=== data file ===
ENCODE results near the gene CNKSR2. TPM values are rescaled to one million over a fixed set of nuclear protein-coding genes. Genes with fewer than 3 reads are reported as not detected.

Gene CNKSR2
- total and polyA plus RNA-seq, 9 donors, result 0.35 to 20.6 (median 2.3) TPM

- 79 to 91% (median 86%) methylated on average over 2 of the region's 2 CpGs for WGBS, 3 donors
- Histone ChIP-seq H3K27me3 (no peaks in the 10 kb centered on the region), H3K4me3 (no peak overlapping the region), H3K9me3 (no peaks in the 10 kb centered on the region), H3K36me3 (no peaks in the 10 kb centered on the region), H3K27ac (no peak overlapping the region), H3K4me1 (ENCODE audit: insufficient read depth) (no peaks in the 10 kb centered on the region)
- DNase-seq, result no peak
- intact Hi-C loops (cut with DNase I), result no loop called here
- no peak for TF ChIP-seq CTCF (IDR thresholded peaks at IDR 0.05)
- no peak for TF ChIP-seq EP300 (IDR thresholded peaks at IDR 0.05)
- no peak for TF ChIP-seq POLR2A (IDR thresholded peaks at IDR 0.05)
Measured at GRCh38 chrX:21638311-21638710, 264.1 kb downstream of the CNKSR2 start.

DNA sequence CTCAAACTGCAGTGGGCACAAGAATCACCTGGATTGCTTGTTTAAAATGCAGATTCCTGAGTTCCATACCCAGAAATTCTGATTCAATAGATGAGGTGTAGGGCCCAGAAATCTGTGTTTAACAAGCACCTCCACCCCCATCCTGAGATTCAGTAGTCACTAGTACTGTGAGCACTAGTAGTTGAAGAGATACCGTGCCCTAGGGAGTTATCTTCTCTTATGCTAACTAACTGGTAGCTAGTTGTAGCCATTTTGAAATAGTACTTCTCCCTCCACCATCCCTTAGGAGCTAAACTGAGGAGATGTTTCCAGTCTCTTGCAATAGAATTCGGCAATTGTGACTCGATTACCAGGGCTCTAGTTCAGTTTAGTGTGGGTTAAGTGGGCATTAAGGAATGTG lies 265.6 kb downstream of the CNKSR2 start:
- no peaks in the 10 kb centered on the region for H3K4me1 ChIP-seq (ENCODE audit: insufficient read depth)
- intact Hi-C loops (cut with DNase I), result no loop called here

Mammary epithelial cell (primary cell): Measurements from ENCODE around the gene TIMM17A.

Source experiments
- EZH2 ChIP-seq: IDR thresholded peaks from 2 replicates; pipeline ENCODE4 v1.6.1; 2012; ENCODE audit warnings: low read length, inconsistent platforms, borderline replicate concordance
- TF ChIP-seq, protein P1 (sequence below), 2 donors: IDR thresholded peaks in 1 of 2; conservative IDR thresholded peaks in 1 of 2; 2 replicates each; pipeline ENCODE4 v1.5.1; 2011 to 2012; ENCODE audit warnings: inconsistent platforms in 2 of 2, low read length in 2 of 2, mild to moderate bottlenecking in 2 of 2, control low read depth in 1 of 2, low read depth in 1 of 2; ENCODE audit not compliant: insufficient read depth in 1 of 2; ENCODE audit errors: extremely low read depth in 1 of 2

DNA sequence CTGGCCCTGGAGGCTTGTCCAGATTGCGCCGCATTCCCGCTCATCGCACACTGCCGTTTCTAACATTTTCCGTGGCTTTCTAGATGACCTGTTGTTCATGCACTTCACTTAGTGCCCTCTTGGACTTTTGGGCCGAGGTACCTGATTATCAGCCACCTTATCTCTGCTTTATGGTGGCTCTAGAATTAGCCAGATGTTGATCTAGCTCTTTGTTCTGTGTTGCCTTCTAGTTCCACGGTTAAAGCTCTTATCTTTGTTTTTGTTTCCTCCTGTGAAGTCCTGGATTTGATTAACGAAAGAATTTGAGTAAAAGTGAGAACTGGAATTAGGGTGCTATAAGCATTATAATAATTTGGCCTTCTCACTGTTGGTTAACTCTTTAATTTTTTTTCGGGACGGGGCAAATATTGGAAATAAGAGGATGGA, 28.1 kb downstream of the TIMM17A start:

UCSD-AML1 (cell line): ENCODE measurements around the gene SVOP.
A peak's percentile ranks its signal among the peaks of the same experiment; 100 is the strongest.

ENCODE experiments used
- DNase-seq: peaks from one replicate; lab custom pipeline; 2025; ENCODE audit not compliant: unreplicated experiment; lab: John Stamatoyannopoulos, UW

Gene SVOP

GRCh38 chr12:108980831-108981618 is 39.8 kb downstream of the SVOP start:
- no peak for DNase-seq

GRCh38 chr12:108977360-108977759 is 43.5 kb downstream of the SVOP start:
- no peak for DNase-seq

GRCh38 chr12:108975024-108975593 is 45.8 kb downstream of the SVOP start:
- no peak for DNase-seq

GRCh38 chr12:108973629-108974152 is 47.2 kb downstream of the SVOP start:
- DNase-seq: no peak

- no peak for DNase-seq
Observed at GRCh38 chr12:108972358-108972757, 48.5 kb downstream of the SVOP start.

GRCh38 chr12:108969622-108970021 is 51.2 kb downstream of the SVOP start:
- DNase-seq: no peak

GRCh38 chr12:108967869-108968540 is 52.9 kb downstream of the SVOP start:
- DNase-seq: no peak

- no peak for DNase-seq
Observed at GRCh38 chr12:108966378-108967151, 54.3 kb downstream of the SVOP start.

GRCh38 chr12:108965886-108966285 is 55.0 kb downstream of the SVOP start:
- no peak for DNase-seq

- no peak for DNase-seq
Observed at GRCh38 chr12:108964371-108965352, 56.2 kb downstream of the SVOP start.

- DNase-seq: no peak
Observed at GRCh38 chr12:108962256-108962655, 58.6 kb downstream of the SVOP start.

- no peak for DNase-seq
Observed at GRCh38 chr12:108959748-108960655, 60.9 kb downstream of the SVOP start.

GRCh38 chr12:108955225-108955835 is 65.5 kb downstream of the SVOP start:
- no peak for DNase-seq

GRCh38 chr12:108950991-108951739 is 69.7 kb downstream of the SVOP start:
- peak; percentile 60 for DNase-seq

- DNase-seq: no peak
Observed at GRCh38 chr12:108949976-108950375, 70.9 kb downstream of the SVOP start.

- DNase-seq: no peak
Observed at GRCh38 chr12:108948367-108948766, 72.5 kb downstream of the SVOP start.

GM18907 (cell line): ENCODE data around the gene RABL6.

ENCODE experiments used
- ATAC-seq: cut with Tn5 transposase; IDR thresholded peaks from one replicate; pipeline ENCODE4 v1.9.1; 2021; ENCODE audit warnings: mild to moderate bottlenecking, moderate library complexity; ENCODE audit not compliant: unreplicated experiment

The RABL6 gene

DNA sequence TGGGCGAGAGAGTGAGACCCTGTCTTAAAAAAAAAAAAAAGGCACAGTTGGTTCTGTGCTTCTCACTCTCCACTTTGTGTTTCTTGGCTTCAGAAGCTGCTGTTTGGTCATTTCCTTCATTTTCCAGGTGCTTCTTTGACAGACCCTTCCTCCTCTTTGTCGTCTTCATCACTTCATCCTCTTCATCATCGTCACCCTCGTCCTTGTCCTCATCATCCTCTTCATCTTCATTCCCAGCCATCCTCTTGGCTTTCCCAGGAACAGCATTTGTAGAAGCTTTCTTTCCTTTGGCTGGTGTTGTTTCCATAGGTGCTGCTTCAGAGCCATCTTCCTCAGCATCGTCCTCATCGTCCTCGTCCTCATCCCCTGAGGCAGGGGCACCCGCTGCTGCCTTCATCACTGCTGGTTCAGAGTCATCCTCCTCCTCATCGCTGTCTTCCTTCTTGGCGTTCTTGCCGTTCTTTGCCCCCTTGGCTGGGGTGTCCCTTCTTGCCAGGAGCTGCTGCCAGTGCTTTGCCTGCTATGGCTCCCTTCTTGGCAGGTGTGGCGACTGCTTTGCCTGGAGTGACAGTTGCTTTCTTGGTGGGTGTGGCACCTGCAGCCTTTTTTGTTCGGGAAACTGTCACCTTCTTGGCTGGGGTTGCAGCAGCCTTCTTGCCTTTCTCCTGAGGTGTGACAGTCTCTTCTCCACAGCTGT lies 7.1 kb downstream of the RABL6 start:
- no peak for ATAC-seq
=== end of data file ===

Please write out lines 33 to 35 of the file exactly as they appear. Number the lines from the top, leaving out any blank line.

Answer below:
- no peak for DNase-seq
Observed at GRCh38 chr12:108972358-108972757, 48.5 kb downstream of the SVOP start.

GRCh38 chr12:108969622-108970021 is 51.2 kb downstream of the SVOP start: